The preacher settled in for his first sermon at his last church. He had reached an age when life imparted its truth and he now felt compelled to be direct in his delivery. He decided he would choose for his last appointment the text from John, chapter 14, verse 6. “I am the way, the truth, and the life. No one comes unto the Father except through me.” He knew the depth of these words from Jesus would provide ample sermons from various perspectives and multiple texts. This, he thought, summed up Jesus’ ministry.
On this first Sunday, the church was full. Everyone was excited to hear and see the new preacher. They had heard much about him. Comfortable might describe their preconceptions based on advance notices of how he would fit with the congregation. Each thought he would preach a good sermon and life would remain much the same.
He began talking about the way. He talked about how Matthew described Jesus’ ministry, how the Lord “went through Galilee teaching in the synagogues, preaching the gospel of the kingdom, and healing all kinds of sickness and disease.” Well, the congregation had heard all this before and pretty much the church was obedient in trying to do as Jesus did. Subsequent Sundays found church attendance at normal levels, less than the first Sunday, but then, people were living their lives. Each was comfortable.
As his tenure progressed, the preacher moved on in the text. Having laid the groundwork with “the way,” he began preaching about “the truth.” Slowly, his tone changed. He became more serious, he told fewer anecdotes and jokes. His head and voice lowered. He made more direct eye contact, his words became persistent and insistent.
His sermons changed but expressed the same message. The preacher thought and said in so many words “A man can only find truth in opposition to himself, a recognition there is something pure outside himself, not of his true nature. Truth comes when the man knows he is not the good and noble man he perceives himself to be. It reveals itself then when the man now strives against his lesser nature, this offense he no longer wishes to exist, but which he can’t let go. Simply, a man cannot know truth until discovering he is bad, then attempts to be good. And when seeking this good, he comes across the only nature in reality expressing purity, the life of Jesus Christ. Against Christ, all sin within comes to light.”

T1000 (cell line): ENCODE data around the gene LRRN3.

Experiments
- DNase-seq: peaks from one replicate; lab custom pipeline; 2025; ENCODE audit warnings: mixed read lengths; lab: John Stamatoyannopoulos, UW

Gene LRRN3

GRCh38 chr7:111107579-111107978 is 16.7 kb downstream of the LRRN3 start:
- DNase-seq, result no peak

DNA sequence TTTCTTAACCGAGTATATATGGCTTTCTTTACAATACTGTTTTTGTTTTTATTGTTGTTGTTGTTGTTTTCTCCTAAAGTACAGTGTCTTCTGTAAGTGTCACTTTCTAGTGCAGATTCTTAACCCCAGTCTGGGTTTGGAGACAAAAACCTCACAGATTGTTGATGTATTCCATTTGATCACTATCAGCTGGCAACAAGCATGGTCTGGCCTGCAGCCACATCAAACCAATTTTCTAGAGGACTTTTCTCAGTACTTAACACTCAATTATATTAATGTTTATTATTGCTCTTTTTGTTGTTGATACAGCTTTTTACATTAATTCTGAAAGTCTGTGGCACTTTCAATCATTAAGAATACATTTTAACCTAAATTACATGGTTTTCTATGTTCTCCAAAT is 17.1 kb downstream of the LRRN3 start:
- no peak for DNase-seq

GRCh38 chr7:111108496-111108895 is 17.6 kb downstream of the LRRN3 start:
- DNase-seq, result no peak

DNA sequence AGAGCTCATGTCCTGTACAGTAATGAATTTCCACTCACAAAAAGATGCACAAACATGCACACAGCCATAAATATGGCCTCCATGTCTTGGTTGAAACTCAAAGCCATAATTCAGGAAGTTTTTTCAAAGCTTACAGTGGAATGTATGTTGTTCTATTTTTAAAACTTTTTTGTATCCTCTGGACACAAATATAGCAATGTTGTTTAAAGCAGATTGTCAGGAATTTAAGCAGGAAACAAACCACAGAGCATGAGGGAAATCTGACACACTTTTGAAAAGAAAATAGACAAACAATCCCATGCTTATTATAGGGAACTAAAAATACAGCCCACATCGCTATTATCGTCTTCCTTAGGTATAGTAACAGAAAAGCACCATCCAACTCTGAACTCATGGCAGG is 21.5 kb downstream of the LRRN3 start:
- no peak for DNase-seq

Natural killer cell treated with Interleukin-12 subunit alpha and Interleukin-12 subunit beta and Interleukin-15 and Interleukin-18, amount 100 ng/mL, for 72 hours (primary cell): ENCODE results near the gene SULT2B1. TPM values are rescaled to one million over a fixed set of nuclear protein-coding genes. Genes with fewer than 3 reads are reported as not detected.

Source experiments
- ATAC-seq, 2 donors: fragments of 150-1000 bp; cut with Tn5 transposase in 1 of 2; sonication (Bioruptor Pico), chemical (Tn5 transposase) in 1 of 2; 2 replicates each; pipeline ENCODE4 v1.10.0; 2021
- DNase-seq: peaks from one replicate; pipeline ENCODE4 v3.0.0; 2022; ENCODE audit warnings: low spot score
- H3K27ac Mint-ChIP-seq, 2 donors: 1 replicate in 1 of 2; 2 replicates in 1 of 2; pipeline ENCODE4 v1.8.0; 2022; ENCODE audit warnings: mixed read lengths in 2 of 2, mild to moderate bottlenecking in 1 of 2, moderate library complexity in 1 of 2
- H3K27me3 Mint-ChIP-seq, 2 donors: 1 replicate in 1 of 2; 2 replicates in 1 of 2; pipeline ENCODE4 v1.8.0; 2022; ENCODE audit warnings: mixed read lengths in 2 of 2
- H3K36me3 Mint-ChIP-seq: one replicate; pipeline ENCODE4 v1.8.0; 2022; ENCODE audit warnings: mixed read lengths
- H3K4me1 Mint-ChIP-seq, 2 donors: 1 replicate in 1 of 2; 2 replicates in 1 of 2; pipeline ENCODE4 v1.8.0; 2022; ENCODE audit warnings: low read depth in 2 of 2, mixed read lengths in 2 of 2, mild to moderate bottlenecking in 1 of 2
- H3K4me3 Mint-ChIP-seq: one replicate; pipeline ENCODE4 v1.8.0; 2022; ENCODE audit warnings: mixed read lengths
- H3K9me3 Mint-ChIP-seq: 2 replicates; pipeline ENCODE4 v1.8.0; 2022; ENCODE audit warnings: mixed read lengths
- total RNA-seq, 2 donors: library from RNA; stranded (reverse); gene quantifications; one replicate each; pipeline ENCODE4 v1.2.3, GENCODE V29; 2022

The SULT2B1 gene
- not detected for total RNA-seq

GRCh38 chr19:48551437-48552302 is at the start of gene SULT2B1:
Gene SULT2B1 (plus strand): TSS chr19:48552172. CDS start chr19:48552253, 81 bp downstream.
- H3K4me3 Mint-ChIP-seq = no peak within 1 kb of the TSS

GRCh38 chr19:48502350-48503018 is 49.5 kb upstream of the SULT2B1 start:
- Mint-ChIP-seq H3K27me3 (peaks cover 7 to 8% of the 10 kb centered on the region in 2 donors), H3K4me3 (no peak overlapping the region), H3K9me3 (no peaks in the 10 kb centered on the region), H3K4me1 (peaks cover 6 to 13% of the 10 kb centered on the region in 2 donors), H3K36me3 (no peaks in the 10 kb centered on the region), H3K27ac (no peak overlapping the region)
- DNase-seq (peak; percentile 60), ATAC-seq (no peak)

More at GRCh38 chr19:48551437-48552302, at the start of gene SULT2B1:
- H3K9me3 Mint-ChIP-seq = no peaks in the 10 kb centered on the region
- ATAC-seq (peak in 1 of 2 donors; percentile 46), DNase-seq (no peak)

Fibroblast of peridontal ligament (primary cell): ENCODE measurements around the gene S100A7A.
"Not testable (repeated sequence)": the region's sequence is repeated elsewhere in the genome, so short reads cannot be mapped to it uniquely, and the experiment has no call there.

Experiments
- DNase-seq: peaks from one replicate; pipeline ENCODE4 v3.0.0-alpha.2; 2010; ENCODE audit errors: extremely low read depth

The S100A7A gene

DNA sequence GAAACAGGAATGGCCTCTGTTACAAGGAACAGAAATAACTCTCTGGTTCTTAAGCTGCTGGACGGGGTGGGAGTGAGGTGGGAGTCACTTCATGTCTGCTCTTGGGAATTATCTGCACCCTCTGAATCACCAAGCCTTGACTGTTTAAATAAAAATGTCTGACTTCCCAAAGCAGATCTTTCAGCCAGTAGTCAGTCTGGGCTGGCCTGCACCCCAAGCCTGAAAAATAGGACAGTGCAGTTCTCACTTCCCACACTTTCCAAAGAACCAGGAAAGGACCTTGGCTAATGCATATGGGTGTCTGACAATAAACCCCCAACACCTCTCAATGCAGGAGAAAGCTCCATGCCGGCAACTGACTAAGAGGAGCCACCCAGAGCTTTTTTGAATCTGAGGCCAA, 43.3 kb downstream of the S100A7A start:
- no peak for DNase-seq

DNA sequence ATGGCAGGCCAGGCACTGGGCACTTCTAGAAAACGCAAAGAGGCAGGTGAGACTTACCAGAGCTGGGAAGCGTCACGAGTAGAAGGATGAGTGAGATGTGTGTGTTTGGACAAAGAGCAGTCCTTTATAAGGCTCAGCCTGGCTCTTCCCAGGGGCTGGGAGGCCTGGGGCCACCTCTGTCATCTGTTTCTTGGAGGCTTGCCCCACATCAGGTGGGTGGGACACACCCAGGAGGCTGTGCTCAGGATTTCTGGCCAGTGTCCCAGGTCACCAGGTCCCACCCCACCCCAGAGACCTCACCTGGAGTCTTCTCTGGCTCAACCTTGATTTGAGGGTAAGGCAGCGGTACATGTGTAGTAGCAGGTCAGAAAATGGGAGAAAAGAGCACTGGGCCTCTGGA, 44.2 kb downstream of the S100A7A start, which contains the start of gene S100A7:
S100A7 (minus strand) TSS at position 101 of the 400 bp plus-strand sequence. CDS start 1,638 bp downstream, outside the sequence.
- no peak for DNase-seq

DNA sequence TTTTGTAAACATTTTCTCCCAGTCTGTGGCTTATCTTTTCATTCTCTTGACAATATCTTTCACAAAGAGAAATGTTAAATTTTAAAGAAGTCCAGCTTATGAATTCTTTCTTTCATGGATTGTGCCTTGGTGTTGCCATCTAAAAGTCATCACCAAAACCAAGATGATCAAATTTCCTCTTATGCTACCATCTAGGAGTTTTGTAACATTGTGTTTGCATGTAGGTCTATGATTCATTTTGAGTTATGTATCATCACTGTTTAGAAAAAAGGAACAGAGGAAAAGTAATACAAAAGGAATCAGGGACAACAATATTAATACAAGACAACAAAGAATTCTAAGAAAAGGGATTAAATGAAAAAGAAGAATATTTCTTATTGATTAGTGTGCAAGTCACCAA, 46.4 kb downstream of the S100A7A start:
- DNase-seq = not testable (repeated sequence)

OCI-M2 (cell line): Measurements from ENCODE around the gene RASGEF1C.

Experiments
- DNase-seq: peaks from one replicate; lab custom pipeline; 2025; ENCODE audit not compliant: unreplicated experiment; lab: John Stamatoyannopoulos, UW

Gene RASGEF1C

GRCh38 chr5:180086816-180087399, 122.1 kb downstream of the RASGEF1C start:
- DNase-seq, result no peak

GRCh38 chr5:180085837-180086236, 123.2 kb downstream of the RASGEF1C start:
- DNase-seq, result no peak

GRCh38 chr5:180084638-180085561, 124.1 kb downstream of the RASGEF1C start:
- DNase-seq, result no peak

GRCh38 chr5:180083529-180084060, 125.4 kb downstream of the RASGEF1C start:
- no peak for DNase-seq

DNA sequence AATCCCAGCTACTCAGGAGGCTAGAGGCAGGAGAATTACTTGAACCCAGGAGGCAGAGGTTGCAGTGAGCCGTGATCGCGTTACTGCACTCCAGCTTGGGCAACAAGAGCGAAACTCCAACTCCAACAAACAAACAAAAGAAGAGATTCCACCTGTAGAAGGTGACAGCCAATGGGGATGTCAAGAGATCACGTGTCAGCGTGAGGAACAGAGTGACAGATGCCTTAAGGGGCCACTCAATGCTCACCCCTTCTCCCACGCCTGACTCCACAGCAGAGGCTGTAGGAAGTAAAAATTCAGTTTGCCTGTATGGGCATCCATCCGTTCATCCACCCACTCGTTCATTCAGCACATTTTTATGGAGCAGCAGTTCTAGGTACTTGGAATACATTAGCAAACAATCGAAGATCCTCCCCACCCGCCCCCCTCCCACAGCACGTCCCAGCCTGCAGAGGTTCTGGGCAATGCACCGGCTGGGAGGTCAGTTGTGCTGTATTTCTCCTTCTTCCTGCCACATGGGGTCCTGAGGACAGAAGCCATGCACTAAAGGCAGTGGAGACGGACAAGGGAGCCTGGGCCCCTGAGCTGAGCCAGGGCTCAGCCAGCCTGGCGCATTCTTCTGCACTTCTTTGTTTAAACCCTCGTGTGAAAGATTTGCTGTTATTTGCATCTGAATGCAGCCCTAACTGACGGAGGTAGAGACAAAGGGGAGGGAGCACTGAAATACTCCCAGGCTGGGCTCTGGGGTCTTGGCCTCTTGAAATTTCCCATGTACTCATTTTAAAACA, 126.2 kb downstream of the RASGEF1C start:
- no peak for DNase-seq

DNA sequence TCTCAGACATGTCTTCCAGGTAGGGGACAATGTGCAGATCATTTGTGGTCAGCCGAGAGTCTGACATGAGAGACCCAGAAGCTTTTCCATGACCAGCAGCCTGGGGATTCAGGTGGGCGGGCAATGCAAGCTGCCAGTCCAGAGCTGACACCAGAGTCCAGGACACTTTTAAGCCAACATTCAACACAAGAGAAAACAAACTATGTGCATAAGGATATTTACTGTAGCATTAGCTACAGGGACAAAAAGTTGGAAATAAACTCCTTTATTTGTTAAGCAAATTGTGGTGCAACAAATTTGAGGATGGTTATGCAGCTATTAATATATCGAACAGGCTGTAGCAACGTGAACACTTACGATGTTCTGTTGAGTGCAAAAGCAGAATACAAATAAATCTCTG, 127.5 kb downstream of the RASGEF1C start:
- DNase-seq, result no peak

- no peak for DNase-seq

Hearing the preacher’s message, folks became uncomfortable. Attendance dwindled. No one spoke out loud, but each thought the preacher had gone too far. After all, each thought themselves to be a good person or some would think, I’m not really bad. Each voted with absence.
By his last Sunday, one person sat in the front pew. Seeing no one else in attendance, the preacher looked at his congregant and said, “Well then, since it is the two of us, what shall I say?” His congregant said, “Tell me of the life.” Responding, he said, “The life is freedom from, from your old life, from a comfort separating you from Christ, a life of blessed assurance.” With this, the lone churchgoer said, “This, I believe. This, I want.” The preacher laid his hands on him, prayed and blessed him. The service ended.
“Those who have ears to hear, let them hear” (Matthew 11:15, NKJV).